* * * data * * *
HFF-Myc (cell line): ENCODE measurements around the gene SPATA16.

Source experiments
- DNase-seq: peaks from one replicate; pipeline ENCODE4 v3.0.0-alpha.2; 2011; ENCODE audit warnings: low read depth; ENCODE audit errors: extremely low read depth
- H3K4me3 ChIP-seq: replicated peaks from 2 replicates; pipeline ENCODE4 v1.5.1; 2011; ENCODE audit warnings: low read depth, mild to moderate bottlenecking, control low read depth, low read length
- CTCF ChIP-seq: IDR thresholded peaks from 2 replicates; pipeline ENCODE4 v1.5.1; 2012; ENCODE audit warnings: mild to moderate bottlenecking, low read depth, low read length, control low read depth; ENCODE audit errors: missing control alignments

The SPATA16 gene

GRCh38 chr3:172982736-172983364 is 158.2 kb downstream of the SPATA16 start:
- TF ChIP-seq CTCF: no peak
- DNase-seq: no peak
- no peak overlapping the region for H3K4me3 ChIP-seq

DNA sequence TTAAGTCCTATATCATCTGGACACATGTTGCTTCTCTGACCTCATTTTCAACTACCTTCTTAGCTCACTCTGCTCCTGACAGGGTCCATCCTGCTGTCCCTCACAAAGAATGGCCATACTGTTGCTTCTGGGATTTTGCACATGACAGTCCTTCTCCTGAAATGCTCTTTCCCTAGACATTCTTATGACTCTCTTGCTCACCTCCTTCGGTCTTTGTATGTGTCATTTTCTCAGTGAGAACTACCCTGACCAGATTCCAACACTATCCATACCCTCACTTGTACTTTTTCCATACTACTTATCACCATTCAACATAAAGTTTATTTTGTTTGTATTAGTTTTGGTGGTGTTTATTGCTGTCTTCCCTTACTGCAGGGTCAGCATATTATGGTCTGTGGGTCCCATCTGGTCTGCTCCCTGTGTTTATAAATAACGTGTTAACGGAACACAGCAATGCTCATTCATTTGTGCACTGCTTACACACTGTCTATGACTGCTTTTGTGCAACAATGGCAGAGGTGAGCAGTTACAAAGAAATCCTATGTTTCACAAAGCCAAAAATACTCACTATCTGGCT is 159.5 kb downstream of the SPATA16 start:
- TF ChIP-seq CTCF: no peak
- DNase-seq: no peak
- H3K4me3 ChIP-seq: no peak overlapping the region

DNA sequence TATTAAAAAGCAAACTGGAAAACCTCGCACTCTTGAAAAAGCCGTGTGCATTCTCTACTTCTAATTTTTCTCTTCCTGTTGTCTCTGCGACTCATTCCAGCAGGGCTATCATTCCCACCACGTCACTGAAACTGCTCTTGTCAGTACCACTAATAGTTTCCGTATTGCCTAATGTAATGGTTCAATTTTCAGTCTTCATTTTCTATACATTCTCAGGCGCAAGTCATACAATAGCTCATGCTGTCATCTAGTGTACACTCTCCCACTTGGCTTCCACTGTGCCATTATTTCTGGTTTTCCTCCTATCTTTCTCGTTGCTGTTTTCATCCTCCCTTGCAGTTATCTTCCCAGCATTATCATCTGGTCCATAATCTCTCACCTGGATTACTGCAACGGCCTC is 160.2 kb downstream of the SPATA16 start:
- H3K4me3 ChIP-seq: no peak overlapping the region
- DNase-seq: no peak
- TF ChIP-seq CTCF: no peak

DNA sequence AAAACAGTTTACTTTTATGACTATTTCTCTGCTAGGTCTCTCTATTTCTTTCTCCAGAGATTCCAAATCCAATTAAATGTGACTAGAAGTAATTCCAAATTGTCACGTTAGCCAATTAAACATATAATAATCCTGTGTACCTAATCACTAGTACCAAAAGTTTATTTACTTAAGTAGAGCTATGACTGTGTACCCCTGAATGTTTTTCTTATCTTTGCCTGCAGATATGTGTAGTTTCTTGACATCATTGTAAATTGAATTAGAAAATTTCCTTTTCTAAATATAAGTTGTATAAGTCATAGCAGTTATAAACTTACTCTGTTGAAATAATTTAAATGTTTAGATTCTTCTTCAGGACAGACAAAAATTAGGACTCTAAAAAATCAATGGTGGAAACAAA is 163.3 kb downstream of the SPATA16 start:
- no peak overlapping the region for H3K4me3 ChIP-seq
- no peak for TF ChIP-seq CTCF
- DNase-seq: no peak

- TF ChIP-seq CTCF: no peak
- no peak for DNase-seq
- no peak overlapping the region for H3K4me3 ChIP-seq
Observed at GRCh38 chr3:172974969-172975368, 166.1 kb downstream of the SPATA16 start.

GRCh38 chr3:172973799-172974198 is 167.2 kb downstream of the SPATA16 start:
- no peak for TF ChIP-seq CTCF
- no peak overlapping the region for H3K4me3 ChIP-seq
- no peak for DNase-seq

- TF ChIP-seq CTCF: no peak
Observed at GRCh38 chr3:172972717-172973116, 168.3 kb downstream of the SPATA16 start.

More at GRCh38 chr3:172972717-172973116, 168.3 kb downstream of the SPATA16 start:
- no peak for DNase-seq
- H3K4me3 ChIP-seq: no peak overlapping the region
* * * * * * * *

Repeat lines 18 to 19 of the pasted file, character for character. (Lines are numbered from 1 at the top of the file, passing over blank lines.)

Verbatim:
- TF ChIP-seq CTCF: no peak

DNA sequence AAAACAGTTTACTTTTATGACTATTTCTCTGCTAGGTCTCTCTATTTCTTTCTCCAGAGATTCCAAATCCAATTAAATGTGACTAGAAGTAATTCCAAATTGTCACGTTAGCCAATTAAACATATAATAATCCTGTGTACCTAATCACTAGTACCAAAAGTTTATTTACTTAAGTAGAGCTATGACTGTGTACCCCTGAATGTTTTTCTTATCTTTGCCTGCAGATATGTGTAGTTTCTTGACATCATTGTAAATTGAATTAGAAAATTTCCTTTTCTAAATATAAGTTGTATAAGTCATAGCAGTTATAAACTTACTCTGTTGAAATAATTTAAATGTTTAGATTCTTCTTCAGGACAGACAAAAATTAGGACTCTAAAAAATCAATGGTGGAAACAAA is 163.3 kb downstream of the SPATA16 start: